Rita’s ostensible objective in this film is to free her female friends from the shackles of their respective problems they seem to have resigned to. Thamarai has resigned to having a husband who won’t pay heed to her advice. Kajal has resigned to her job of child-rearing, at the expense of physical intimacy with her spouse. Suganya has resigned to the failure of her relationship. This is a film that’s designed to encourage women to act; a film not made with great finesse, but one that I still took a liking to. It’s a film that tries to push individual happiness to the fore. In one revealing scene, Rita advises another: “Don’t give up on your happiness for someone else.” It may ring selfish and may seem like a put-off, but if society’s burdened you with the expectation of selflessness, perhaps it’s important to remind women not to forget to look out for themselves.
Much like in our other recent adult comedies, I didn’t much care for the sex jokes in this film. I didn’t find them to be offensive, no, but just not particularly clever or funny. I suppose I’m a bit too old to find it funny that female genitals could be equated to bungalows, or that male organs can be referred to as remote controls. It just seems like a lot of juvenile talk. But I found myself cutting these female characters more slack, mainly because they have likely been raised, told that these conversations are taboo. It’s probably why they are all constantly engaged in nervous giggles and laughter.
There’s a fair bit of gender role reversal in this film. Rita does a lot of what are typically thought to be ‘male tasks’. She opens beer bottles with her mouth, she is aggressive and at one point, breaks a bottle and threatens to stab someone, she teaches women how to smoke cigarettes, she has a contact at a TASMAC wine shop, she’s good with bikes, she drinks beer and brandy (not vodka and gin, as women are generally shown drinking)… you get the gist. Meanwhile, in a scene, a man cooks and takes care of the baby while the women sit around to drink. Another man’s constantly imploring his wife to stop drinking. Yet another is resigned to a marriage, but is too meek to do anything about it. If you feel irked by a scene in this film, I think you should ask yourself if you’d react differently, were the genders switched. If the answer is yes, probe yourself further.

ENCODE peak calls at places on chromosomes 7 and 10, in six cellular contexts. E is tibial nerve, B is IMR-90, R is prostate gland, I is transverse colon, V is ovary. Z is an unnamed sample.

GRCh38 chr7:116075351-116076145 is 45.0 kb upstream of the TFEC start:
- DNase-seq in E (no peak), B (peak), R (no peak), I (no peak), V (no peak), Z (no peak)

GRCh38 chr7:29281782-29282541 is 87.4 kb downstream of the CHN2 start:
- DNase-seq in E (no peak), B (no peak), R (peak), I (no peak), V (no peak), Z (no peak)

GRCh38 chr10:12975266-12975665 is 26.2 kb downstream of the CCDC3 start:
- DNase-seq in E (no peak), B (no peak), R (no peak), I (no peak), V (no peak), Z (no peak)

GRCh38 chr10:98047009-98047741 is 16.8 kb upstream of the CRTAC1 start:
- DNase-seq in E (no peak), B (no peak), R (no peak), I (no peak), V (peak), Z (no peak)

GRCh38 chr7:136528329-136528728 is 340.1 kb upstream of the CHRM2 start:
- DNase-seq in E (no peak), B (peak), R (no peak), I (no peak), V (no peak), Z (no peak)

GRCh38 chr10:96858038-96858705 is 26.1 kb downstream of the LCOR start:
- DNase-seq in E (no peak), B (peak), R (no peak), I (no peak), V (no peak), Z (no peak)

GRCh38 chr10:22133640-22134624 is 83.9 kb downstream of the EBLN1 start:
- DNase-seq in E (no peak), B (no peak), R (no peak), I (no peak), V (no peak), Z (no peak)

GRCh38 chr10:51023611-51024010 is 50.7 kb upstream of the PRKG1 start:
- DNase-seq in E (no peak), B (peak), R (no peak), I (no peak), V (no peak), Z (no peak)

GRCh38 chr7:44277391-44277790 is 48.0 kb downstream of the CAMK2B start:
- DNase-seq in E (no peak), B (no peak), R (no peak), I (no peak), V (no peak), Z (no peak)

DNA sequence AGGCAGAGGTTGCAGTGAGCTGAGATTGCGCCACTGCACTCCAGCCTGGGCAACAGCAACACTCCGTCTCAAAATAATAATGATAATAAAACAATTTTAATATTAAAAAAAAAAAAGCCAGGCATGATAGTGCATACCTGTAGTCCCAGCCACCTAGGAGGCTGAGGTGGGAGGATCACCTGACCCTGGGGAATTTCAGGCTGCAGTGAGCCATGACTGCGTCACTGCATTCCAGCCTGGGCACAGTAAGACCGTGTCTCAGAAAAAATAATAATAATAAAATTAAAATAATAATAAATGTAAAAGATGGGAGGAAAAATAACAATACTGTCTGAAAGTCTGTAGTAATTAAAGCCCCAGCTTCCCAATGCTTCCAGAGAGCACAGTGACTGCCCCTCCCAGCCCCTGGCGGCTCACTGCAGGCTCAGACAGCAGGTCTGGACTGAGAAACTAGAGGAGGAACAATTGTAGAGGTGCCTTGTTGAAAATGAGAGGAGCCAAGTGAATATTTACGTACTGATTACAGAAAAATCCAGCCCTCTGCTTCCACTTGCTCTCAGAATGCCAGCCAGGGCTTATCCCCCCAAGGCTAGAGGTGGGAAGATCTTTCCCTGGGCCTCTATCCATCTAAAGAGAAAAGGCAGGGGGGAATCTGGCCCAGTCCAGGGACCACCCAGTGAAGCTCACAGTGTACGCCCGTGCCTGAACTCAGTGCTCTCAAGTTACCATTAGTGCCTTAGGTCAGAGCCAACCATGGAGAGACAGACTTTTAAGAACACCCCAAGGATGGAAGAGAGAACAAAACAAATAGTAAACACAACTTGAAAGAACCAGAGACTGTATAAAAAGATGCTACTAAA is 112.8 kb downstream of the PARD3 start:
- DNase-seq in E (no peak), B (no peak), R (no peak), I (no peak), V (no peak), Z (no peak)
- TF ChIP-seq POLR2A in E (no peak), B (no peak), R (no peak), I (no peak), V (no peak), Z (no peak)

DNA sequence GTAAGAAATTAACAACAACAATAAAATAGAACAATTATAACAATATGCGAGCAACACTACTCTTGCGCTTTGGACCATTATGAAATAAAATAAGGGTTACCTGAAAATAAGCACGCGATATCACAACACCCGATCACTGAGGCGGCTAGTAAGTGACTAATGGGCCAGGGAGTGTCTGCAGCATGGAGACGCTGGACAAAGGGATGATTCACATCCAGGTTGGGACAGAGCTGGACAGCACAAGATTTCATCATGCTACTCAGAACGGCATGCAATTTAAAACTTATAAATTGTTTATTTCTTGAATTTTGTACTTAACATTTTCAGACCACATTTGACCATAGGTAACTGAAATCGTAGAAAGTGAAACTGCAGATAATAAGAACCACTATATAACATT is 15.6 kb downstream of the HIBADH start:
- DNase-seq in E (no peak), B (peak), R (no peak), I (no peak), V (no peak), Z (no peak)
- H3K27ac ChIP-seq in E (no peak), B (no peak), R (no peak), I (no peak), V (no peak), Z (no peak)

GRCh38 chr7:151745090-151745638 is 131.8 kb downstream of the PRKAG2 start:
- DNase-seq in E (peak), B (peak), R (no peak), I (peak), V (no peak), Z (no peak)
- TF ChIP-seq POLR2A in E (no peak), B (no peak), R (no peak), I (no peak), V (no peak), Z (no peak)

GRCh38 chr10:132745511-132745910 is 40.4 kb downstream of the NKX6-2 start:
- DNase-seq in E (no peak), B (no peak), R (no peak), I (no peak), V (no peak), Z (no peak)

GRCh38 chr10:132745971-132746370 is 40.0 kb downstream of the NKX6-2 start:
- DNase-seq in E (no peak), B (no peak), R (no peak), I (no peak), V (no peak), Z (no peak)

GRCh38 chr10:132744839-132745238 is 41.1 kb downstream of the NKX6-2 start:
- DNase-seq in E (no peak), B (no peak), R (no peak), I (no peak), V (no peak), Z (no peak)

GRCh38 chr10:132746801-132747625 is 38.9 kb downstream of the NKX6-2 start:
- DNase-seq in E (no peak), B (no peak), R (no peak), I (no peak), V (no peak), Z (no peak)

There’s plenty of kissing in this adult-certified film; I’m mentioning this in relief, for it’s time we grew up and stopped making a big deal of it. I wish they’d also not muted the dialogues, and tried to engage in the unproductive task of protecting adults from… adult talk. I’m also quite relieved that the two stalker-types in this film aren’t rewarded for their efforts. At the end, one of them asks, “Enakku mattum yen ushaaraaga maatengudhu?” Playing a cameo, STR — whose percussion-heavy loud music in this film I didn’t much care for — retorts with a dull response. I wish he’d said, “Nee ‘ushaar’ nu laam pesara varaikkum, unakku yaarume kadaikka maataanga.” After all, it’s this sort of commodification that quite riles up Rita, who doesn’t want to be thought of as property that can be owned or controlled. It’s why she seems to be against getting married, as her boyfriend suggests that only when they are married can he truly feel that she ‘belongs’ to him.
On occasion, Rita’s self-love threatens to seem like unhealthy narcissism. When she breaks up with a man, for instance, you feel she could have been softer with the blow. “I love myself! I don’t ever want to change!” she says. I’d argue though that a willingness to change is a crucial trait, gender notwithstanding; one that needs to be celebrated in a film that’s looking to change mindsets. 90ML may not be made with finesse, have great performances, or be driven by tasteful music, but I’m glad that someone saw, during all the fretting and fuming over dull adult comedies being made in Tamil cinema, that by the simple trick of switching genders, we could have an interesting film on hand.